As soon as the product shipped, I quit, as did most of the development team. (That is, the ones who weren't fired for refusing to work 80-hour weeks, or for insisting on taking Christmas off. No, I am not making this up.) In hindsight, I should have quit much earlier; I only stayed on because I wanted my name in the credits, in case I wanted to work on other games in the future (thinking it would be good on my resume). The joke is on me, as there's really no way I ever want to work in that industy again.

    While I was there, Fortune magazine listed EA as one of their top companies to work for. This was a particularly bad joke to everyone in our office, except that it wasn't very funny. When the CEO of EA sent an email to everyone in the company stating how proud he was of this, I forwarded it to my wife, who responded directly to him, stating that he should be ashamed, as she had hardly seen me for months, and the working conditions were abysmal. He (or more likely, one of his minions) responded that "sacrifices were necessary" to make great games. Sheez.

    Shortly after I left EA, I happened to meet someone who has just started at EA-Maxis. I tried to diplomatically warn him that things could get unpleasant, but he reassured me that he knew what he was doing. One year later, he contacted me asking if my current employer was looking for help, as he had to quit -- similar conditions had destroyed his life (and cost him a girlfriend, as well).

    Take this for what you will, but I cannot emphasize strongly enough: EA is, perhaps, an acceptable place for crazed workaholics in upper management... but for any other position in the company, no, no, no, no no.....
    • by Anonymous Coward on Thursday November 11, 2004 @03:16PM (#10790584)
      Quoteth mad.frog: "Shortly after I left EA, I happened to meet someone who has just started at EA-Maxis. I tried to diplomatically warn him that things could get unpleasant, but he reassured me that he knew what he was doing. One year later, he contacted me asking if my current employer was looking for help, as he had to quit -- similar conditions had destroyed his life (and cost him a girlfriend, as well)."

      I'm that friend, and yes he warned me. The games industry has always been this way, and I worked at other games and film companies (you know, the one that did Toy Story). I thought I knew what to expect going in, but EA is by far the worst digital entertainment company in terms of how they treat their people. Its really ironic that their HR tag line is "The Number One People Company". They mean: Number one people burn out company. There are many stories here, but the one that really stands out was that my manager had to quit the games industry FOREVER under doctor's orders. He had uncontrollable back spasms due to work stress. Years of this sort of mandated hell will do that to a person.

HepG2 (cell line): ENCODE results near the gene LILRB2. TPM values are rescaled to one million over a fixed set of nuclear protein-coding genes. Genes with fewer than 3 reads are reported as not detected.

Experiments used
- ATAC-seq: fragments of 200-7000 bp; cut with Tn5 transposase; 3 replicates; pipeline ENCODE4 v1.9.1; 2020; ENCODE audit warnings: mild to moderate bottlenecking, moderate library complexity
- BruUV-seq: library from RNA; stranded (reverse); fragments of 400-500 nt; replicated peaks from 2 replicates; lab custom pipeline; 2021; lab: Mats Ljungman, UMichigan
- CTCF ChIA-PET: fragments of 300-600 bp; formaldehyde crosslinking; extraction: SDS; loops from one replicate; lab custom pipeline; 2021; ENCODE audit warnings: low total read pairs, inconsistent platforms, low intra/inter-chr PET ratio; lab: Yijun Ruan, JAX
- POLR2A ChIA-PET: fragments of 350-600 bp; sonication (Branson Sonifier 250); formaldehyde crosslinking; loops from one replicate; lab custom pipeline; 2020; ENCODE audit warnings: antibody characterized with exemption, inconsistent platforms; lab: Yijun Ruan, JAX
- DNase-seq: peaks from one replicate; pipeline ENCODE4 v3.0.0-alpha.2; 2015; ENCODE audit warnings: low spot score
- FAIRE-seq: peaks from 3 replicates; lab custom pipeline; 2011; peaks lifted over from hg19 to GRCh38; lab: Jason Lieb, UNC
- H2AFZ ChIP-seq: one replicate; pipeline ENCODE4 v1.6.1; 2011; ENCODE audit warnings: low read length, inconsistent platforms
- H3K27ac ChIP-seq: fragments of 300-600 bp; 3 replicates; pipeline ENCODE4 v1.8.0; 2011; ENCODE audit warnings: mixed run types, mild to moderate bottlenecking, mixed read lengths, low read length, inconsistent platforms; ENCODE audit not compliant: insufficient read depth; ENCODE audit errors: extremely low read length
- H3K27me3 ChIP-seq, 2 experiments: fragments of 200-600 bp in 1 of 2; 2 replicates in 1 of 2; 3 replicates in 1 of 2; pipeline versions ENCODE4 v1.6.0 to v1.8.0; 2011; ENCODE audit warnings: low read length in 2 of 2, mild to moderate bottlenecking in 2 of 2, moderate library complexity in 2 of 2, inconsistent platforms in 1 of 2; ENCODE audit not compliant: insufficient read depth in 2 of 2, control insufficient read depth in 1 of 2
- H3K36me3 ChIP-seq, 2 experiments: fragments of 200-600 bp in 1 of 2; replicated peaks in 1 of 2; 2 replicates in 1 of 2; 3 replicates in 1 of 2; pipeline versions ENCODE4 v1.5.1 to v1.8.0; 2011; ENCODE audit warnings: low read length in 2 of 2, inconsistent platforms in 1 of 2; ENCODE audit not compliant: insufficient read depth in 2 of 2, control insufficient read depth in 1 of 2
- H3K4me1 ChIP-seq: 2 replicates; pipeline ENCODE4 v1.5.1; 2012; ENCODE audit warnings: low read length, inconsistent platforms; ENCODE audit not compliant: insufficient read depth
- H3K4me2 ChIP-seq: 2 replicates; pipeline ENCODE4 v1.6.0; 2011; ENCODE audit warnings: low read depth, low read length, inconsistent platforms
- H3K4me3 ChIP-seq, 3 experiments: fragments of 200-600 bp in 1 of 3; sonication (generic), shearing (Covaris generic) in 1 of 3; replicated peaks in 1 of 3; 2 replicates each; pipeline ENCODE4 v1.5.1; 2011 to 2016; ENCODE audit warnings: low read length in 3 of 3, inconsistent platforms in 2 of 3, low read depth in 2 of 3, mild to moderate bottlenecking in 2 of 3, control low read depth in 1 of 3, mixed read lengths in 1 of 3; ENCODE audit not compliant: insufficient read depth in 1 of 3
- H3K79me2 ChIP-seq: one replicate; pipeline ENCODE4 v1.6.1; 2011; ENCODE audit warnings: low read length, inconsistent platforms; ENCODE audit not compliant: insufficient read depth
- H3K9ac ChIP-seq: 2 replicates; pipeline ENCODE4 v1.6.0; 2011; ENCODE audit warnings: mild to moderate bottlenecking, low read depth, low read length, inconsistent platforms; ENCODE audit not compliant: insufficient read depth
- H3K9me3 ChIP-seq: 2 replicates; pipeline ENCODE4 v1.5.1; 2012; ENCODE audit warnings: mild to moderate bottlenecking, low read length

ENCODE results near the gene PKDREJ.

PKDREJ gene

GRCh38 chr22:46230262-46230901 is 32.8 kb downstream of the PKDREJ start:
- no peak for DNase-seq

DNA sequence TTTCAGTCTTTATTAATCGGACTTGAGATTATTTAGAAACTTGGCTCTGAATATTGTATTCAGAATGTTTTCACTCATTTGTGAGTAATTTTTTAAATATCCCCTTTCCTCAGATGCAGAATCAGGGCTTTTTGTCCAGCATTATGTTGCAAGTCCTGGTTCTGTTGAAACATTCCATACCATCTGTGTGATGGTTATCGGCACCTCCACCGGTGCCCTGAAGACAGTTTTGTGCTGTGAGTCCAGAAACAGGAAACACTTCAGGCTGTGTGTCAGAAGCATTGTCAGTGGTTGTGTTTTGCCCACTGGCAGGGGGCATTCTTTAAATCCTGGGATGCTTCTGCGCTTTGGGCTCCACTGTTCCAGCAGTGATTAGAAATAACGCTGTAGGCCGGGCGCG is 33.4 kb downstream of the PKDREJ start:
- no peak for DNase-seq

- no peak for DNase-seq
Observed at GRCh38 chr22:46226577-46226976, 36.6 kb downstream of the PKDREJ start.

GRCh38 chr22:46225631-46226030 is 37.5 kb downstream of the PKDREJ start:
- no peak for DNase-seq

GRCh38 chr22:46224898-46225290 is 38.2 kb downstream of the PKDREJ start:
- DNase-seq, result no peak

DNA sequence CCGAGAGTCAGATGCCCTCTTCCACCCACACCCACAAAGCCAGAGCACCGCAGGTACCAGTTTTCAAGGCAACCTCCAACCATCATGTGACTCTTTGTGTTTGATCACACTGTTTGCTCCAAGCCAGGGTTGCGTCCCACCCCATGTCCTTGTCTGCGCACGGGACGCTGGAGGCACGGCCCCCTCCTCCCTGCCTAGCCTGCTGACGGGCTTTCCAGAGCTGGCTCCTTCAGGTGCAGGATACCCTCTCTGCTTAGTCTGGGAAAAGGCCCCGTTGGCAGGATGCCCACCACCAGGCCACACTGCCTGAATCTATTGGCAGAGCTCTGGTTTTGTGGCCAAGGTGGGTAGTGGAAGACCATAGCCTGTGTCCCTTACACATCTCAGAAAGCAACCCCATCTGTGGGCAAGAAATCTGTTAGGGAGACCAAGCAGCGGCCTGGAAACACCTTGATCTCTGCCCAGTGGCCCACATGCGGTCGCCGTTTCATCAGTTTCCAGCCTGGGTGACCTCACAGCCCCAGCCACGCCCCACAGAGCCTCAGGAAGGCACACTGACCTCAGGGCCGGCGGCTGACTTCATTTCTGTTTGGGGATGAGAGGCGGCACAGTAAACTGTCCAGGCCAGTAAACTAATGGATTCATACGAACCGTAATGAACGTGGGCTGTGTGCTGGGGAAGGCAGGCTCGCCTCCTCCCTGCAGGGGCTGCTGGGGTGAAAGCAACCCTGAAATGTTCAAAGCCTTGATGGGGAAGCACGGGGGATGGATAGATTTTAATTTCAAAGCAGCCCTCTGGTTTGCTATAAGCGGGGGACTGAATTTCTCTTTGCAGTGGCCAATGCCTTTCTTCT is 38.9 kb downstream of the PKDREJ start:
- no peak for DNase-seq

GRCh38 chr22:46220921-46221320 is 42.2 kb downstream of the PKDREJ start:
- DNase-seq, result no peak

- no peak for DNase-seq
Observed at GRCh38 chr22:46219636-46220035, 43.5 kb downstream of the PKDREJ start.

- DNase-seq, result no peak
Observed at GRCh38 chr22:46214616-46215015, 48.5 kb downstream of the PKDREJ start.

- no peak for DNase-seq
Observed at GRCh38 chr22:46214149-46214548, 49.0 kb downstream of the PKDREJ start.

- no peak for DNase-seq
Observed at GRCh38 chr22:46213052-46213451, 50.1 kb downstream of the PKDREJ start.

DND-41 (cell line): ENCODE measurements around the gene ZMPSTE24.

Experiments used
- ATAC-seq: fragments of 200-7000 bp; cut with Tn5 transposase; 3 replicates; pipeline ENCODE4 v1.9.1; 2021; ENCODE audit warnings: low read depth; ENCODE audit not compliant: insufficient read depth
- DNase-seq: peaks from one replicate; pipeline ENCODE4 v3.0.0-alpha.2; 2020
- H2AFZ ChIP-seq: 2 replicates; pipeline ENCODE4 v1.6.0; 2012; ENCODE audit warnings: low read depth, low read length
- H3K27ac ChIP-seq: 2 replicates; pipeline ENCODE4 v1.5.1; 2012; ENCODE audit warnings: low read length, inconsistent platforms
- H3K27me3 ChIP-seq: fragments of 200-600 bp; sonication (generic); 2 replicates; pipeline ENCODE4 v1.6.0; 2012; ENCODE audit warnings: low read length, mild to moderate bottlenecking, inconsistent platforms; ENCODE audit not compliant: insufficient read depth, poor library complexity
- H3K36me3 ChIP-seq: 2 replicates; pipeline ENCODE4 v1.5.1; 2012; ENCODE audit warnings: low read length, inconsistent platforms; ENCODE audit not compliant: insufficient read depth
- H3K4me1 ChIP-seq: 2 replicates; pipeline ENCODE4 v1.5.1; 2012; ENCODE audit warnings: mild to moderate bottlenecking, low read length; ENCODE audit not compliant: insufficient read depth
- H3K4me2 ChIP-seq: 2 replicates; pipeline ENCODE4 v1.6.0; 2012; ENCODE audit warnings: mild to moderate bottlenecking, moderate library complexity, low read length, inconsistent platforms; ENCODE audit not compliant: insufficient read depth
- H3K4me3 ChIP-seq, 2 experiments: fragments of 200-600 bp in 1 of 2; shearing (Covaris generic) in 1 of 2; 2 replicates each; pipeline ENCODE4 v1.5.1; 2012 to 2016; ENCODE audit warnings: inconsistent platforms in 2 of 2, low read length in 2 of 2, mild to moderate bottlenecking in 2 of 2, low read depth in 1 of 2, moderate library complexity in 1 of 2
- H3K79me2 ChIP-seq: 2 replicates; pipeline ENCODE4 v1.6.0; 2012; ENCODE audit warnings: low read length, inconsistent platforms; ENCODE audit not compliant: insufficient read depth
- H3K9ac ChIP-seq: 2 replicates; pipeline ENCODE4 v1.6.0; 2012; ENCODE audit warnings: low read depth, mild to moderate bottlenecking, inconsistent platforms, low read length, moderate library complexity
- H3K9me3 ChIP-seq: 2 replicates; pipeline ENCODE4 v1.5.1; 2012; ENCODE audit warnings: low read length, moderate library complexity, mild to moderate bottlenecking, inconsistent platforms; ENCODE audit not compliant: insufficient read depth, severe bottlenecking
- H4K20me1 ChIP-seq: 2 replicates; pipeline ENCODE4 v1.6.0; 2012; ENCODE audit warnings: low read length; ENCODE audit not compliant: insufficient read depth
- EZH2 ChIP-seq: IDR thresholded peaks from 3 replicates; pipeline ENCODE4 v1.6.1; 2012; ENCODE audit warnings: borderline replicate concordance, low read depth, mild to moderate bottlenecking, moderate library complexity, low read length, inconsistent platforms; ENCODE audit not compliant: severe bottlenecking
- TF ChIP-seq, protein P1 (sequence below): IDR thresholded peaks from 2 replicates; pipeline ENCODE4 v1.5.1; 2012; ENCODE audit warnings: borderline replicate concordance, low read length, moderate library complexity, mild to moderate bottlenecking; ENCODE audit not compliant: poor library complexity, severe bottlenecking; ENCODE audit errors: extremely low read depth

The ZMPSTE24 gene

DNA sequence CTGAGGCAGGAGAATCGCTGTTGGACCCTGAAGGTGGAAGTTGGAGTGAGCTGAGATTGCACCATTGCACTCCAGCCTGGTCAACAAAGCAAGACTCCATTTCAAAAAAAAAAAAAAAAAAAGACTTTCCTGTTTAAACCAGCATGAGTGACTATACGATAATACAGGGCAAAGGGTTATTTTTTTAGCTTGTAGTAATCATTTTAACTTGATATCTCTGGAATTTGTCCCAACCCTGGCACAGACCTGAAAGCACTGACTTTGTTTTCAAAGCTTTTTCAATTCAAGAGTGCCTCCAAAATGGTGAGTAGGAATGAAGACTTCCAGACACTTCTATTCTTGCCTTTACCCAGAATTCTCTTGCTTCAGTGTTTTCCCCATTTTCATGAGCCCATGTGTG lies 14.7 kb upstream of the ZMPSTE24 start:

Add to this irony that I worked on a game that gave people "a life". My goodness, my own life was taken away so that I could make a video game that essentially took the players lives away since you had to sit in front of a TV for hours to get this fantasy life.

      I've seen the posts that say "Just Quit". Well I did, but its very hard to do on the spot since it is your means of income at the time. You also get very close to your team members since you band together to try and get your product out the door. Heck you're also all depressed, stressed, and sick at the same time, so there are many levels to bonding going on. :-)

      I've never been a fan of unions, but in this case the employees at EA need to think about it. The hours are insane, and so are the expectations. It comes with the territory though.

      As mad.frog said to me, "You've been warned". I'm saying the same to everyone else.
  • by HuguesT (84078) on Thursday November 11, 2004 @07:05PM (#10793231)
    First of all these hours are insane, voluntary or not. This practice ensures the end product is going to be utter crap, that everyone will leave if they can and that precious experience will go down the drain, ensuring that future products will be crap too. Now EA is also getting bad press.

    This is terrible management practice.

    Second of all I'm a bit sad of the "stop whingeing" reactions and general lack of empathy in this forum. There are reasons why there are labor laws and why they should be applied. In this instance EA is exposing itself to consumer backlash and possible lawsuits, hardly something smart. This reeks of 19th century mining company practices.

    People shouldn't be forced to work long hours for extended periods of time, period. Some people might choose to do it if they are able and have the motivation in return for appreciable benefits, but to *force* people to work in this fashion for nothing invites very real negative effects such as poor health, divorces, possible violence, accidents in and out of the office, etc, all of which have costs for the entire society associated with them.

    We know corporations have no morals and don't care about the above. This is precisely why labor laws exist and must be enforced.

"Mach was the greatest intellectual fraud in the last ten years." "What about X?" "I said `intellectual'." ;login, 9/1990